- The Washington Times - Tuesday, August 6, 2002

A joint statement signed yesterday by the top elected officials of Maryland, Virginia and the District promises more cooperation among government agencies, local authorities and timely communication with the public for greater homeland security in the region.
The deal comes nearly 11 months after September's terrorist attacks and covers joint operations among public safety, transportation and health care providers.
"Coordination doesn't happen automatically. It takes preparation and teamwork," said Tom Ridge, director of the White House Office of Homeland Security.
According to Mr. Ridge, the pact will clarify roles and responsibilities and provide a framework to allow personnel and resources to cross state lines to save lives and secure property.
Govs. Parris N. Glendening, Maryland Democrat, and Mark R. Warner, Virginia Democrat, joined D.C. Mayor Anthony A. Williams, Democrat, in signing a statement of support for the eight-point plan they say will help allay the concerns of residents who cross state lines each day to reach jobs and schools.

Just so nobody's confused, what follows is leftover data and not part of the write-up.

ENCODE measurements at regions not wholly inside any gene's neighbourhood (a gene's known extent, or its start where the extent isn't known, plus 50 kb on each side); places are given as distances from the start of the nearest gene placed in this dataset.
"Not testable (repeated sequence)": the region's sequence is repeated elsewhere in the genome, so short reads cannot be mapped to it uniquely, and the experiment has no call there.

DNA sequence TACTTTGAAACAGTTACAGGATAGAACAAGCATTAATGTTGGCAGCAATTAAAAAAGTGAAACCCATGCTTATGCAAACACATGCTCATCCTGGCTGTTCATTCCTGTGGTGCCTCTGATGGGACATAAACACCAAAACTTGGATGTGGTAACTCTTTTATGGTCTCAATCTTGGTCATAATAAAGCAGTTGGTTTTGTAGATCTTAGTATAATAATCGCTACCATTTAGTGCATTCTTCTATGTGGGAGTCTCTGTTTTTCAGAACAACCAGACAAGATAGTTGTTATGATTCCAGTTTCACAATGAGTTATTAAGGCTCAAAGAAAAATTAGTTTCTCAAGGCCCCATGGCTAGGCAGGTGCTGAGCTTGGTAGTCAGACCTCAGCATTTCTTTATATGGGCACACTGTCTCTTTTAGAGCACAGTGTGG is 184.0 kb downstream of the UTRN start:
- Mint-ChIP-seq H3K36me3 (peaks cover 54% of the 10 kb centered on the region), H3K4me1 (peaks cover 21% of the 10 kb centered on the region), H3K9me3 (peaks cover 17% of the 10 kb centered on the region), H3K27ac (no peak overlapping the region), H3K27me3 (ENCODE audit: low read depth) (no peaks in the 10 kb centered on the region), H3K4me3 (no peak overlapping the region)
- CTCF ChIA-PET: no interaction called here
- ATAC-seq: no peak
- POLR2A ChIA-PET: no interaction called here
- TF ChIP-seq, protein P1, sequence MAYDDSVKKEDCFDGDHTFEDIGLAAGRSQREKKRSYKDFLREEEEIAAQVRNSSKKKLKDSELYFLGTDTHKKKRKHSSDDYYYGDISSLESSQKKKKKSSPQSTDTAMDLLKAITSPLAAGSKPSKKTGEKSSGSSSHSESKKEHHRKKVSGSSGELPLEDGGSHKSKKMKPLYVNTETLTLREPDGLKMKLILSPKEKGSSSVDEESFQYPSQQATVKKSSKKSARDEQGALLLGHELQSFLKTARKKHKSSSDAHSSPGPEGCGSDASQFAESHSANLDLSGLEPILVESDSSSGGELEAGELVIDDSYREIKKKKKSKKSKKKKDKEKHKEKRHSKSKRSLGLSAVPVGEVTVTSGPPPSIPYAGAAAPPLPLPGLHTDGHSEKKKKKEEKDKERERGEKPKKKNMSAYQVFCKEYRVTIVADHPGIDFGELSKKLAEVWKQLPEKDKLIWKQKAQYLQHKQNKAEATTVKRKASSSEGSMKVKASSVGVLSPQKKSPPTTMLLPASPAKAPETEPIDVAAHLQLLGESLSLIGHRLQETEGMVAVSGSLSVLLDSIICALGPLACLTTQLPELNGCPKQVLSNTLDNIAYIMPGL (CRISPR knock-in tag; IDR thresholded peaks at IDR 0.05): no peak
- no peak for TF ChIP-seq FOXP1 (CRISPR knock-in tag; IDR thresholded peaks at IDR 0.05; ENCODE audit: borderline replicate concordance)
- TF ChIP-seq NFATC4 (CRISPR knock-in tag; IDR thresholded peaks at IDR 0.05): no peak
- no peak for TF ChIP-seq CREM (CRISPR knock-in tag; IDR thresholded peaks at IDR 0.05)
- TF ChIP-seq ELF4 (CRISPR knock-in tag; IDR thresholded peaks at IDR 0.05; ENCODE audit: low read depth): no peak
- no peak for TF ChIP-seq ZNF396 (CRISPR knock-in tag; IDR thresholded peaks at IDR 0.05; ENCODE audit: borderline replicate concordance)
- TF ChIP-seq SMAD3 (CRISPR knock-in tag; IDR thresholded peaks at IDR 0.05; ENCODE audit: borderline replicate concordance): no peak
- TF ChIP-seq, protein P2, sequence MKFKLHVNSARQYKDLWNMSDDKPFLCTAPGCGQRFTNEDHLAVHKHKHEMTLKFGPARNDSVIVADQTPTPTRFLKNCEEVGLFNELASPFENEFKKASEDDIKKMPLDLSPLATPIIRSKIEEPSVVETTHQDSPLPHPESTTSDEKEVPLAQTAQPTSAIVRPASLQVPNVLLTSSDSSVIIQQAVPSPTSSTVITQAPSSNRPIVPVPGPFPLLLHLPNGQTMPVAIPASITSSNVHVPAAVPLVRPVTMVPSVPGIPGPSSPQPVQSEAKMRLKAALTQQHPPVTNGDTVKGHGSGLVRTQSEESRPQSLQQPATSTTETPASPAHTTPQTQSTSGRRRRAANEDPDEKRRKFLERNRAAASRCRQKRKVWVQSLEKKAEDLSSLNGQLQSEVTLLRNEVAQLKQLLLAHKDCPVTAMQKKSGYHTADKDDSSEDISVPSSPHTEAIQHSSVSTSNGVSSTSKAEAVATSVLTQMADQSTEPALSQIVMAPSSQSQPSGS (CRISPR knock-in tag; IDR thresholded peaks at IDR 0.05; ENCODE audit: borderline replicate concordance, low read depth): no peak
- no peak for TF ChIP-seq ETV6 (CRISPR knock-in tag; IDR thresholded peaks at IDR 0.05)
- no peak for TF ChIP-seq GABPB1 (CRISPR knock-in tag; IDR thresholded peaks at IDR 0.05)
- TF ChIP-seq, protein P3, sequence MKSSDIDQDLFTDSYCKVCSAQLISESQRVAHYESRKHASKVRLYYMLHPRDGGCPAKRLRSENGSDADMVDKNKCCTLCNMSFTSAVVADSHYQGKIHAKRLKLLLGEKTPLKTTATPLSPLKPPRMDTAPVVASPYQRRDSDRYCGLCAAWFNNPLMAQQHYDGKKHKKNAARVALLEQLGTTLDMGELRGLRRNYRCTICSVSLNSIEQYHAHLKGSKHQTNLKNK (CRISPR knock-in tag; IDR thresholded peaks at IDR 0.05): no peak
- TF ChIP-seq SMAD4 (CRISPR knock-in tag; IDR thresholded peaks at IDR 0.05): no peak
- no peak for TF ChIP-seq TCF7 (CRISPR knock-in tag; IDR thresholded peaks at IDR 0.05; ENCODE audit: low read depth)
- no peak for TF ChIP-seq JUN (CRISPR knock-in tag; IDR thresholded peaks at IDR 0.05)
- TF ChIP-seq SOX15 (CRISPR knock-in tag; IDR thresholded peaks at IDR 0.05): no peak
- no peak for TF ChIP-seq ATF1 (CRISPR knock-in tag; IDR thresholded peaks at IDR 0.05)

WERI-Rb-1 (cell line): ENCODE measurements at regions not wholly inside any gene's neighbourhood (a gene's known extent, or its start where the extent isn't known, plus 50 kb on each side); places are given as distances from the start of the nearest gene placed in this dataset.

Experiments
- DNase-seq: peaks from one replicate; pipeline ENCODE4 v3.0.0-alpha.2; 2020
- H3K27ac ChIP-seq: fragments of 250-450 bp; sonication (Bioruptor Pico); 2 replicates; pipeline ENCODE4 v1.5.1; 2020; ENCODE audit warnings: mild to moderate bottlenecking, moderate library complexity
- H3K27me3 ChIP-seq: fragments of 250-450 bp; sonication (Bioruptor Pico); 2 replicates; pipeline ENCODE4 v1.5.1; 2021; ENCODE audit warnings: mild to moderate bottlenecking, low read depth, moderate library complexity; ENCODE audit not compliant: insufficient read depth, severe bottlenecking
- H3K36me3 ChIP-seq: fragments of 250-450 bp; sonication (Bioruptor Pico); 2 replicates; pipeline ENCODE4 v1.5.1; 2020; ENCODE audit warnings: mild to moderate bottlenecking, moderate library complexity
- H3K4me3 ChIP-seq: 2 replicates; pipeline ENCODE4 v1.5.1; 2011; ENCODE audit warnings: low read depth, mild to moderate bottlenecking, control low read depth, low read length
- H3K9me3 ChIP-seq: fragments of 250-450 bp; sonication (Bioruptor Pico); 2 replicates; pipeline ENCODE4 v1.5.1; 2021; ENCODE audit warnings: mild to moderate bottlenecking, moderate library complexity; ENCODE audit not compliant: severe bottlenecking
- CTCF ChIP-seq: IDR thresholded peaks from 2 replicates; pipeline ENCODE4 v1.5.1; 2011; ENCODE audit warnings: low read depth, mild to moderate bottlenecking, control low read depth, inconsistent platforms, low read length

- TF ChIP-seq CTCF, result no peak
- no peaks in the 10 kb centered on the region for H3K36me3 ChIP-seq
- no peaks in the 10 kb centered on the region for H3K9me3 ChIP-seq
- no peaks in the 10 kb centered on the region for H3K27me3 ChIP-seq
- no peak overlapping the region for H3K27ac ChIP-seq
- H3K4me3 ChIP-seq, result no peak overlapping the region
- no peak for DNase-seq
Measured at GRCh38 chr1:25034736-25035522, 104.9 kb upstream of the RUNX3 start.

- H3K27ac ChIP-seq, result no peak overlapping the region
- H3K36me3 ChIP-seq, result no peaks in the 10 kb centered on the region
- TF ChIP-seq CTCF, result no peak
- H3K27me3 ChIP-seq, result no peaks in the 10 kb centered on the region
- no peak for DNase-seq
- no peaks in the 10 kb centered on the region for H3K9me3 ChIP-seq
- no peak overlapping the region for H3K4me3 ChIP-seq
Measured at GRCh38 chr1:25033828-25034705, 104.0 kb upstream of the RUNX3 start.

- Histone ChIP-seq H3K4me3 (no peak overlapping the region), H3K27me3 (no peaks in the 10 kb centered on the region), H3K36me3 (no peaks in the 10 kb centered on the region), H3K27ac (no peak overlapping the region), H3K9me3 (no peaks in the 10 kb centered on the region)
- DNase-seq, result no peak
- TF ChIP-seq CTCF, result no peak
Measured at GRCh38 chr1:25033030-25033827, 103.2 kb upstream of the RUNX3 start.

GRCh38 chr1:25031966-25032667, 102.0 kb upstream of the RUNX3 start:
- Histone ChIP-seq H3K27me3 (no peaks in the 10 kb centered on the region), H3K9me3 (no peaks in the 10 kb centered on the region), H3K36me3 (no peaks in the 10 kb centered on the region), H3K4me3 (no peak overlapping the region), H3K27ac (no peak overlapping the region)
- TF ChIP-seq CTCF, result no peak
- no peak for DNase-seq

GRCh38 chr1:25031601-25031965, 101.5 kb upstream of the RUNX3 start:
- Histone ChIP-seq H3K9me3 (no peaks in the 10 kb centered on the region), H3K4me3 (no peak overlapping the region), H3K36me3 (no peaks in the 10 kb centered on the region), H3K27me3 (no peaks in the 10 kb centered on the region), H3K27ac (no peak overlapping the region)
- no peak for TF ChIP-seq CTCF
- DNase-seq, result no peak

"This effort involves a cast of thousands," said Mr. Williams.
Mr. Williams noted that in addition to public safety and public health personnel, the plan calls for building stronger ties with the private sector and educational institutions that might be called upon to help respond to acts of terrorism and other emergencies.
The effort grew out of what officials describe as the successes and failures that occurred after the September 11 terrorist attack on the Pentagon and the exposure of U.S. Postal Service employees and other federal workers to anthrax spores several weeks later.
While public-safety agencies have routinely cooperated, and the majority of mass transit is provided by a regional agency, the evacuation of hundreds of thousands of workers on September 11 practically immobilized the city.
"The federal government decided to release thousands of workers without the requisite and proper coordination with our city," Mr. Williams said.
The plan calls for officials from all three jurisdictions and the federal government to work together on plans for an orderly evacuation along designated routes. Some workers also might be required to stay at locations facing diminished threats while those at higher risks are removed.
The jurisdictions also will coordinate and consult on media messages to help avoid inaccuracies that might lead to panic and prompt citizens to seek unnecessary medical treatment and other services as occurred in the wake of the anthrax threat.
"We had real problems with rumor control," Mr. Glendening said.

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